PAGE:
Caring for Maui Cats After the Rescue

Beyond the Headlines

Our hearts are with the community of Lahaina as the recovery from the devastating Maui wildfires continues. Thanks to you and the generosity of our President’s Circle donors, Oregon Humane Society is ready to respond to natural disasters and answer the call for help. We partnered with Greater Good Charities and Maui Humane Society to move 92 shelter pets to OHS—freeing up critical space and resources so the team at Maui Humane Society can help lost and injured pets directly impacted by the wildfires.  

The shelter pets flown to Oregon from Maui were the first disaster-related, large intake at OHS’ new Behavior and Rescue Center. Luckily for these cats, the community rallied around OHS, adopting almost all  92 cats in about a week! But after the headlines fade, our team continues to work hard for two of the cats still in our care.

Meet Uni & Meteor



Some of the cats rescued by Maui Humane Society were community cats living directly in harm’s way when the fires hit. Meteor and Uni are two of these cats, and they are getting the personal attention and training they need in our Behavior Modification Program before they are eligible for adoption. While they have not lived in a home, they are familiar with people as the Maui community diligently cared for them during their lives in Hawaii. But the shelter environment and Oregon have been a tough transition for these two cats who are used to living on their own.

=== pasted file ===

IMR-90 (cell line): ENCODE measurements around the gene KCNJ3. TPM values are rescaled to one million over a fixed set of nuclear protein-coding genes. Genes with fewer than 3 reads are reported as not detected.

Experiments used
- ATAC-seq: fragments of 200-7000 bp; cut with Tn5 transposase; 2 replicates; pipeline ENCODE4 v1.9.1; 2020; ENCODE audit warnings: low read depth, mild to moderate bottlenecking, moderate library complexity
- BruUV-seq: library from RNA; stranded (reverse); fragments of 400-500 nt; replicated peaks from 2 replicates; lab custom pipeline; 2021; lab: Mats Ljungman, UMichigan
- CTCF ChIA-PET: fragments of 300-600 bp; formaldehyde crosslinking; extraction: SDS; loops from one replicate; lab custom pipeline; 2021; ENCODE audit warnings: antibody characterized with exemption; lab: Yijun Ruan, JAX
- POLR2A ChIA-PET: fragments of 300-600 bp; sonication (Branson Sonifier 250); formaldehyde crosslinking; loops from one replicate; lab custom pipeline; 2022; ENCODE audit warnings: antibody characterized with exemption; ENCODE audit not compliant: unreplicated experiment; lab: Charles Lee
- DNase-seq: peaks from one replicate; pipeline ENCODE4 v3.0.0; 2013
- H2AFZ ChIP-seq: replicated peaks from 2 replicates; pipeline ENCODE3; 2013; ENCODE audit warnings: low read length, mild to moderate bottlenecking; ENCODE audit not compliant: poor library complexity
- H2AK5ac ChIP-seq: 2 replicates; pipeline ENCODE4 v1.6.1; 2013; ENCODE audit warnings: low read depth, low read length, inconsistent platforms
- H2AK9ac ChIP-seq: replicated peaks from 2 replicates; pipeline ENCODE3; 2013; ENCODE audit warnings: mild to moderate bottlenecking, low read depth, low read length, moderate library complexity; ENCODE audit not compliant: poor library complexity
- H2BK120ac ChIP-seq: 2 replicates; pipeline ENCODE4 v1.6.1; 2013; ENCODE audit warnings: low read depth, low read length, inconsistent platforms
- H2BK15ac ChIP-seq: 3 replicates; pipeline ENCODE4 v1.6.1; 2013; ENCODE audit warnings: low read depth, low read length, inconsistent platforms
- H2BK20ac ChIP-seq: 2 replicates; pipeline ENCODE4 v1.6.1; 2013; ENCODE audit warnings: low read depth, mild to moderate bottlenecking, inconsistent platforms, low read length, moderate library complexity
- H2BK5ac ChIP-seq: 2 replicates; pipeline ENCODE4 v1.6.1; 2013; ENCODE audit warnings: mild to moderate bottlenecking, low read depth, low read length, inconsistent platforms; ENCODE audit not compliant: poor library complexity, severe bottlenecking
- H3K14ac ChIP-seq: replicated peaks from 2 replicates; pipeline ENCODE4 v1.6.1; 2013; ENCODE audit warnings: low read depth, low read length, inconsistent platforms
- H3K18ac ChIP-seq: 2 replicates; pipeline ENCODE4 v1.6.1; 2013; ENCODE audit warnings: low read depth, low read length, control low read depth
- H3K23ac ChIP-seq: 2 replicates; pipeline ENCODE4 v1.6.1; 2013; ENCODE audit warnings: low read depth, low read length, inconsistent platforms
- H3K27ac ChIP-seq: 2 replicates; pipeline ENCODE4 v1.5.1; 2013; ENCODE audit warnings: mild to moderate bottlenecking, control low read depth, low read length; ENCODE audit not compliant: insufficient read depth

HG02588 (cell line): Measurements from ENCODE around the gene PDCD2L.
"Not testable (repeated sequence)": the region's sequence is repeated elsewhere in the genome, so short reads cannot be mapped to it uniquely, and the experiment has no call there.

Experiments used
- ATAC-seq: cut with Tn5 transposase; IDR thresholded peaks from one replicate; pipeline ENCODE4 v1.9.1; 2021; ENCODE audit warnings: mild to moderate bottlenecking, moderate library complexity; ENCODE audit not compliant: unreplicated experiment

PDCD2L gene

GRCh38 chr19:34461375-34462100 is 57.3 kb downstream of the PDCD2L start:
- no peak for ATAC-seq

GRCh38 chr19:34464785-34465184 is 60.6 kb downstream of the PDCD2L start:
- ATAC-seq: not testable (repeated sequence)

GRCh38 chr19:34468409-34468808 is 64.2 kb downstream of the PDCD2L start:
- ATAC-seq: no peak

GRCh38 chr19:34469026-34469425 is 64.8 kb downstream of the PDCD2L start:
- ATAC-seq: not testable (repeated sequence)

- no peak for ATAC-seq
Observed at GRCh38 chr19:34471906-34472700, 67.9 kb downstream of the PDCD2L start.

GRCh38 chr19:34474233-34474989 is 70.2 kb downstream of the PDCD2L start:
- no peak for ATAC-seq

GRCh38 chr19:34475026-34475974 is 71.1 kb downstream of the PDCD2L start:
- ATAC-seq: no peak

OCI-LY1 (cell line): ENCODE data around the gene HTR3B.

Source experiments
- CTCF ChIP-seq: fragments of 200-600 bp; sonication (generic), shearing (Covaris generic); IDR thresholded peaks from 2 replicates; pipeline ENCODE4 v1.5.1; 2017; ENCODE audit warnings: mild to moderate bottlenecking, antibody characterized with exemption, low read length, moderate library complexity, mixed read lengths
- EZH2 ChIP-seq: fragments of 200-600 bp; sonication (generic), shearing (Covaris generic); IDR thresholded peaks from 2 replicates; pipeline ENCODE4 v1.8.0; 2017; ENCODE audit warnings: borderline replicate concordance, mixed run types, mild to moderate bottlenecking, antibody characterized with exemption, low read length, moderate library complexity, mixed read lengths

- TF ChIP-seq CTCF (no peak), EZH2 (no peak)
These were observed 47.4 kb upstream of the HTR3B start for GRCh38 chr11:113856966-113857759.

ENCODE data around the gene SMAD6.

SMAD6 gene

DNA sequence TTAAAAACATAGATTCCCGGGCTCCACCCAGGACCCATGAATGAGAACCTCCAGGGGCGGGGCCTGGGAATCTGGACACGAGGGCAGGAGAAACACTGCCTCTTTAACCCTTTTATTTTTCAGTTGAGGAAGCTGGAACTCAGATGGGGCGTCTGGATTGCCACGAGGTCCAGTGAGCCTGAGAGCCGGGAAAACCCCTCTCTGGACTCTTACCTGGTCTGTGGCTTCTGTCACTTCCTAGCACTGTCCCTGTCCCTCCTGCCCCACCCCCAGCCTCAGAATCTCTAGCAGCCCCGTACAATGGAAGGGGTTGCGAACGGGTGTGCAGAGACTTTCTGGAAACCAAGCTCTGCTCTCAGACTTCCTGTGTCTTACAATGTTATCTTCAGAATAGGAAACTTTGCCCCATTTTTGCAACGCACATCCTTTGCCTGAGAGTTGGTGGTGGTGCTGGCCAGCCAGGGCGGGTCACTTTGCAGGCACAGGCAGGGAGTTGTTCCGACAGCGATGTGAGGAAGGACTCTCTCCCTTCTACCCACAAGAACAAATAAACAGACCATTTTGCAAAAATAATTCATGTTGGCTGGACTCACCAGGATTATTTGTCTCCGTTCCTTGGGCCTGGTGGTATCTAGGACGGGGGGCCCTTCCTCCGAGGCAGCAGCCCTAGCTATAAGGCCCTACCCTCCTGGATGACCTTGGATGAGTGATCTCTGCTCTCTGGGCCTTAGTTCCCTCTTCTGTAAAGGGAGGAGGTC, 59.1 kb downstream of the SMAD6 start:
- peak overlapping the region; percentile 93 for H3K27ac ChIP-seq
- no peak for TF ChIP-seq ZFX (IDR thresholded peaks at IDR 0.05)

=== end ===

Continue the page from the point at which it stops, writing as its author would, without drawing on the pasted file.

Erika Sims with shelter cat at Behavior and Rescue Center

Erika Sims, Feline Behavior Modification Manager is leading the effort to help Uni and Meteor find their way in Oregon. She says, “We are working on building confidence and trust with them. I believe they will both come around, but it will take some time.” The staff is working patiently, to establish bonds with each of the cats, using delicious treats, calm movements, and a steady routine to help gain their trust.  

Because of your generosity, we can provide all animals at OHS with no time limits for the length of their stay. Time is one of the most valuable assets we get to provide, especially in cases like this where animals are being introduced to a whole new way of life.  

Erika recognizes that there are a lot of myths surrounding cat behavior, “Cats have a reputation for being independent animals that don’t need social relations with people. We’re finding more and more that this is not true. These cats have their own personalities, likes and dislikes just like people. Once we learn who they are, we end up building long lasting relationships between people and cats.”  

For cats like Uni and Meteor, who arrive at OHS fearful and shy, the relationship building begins while living in in the newly built Behavior and Rescue Center. Complete with a sunroom that houses cats together, spacious kennels with natural light and more room for jumping, exploring, and fostering playful curiosity, this purpose-built space is the purrrfect way to ease into their journey finding a new family and a new life in Oregon.  

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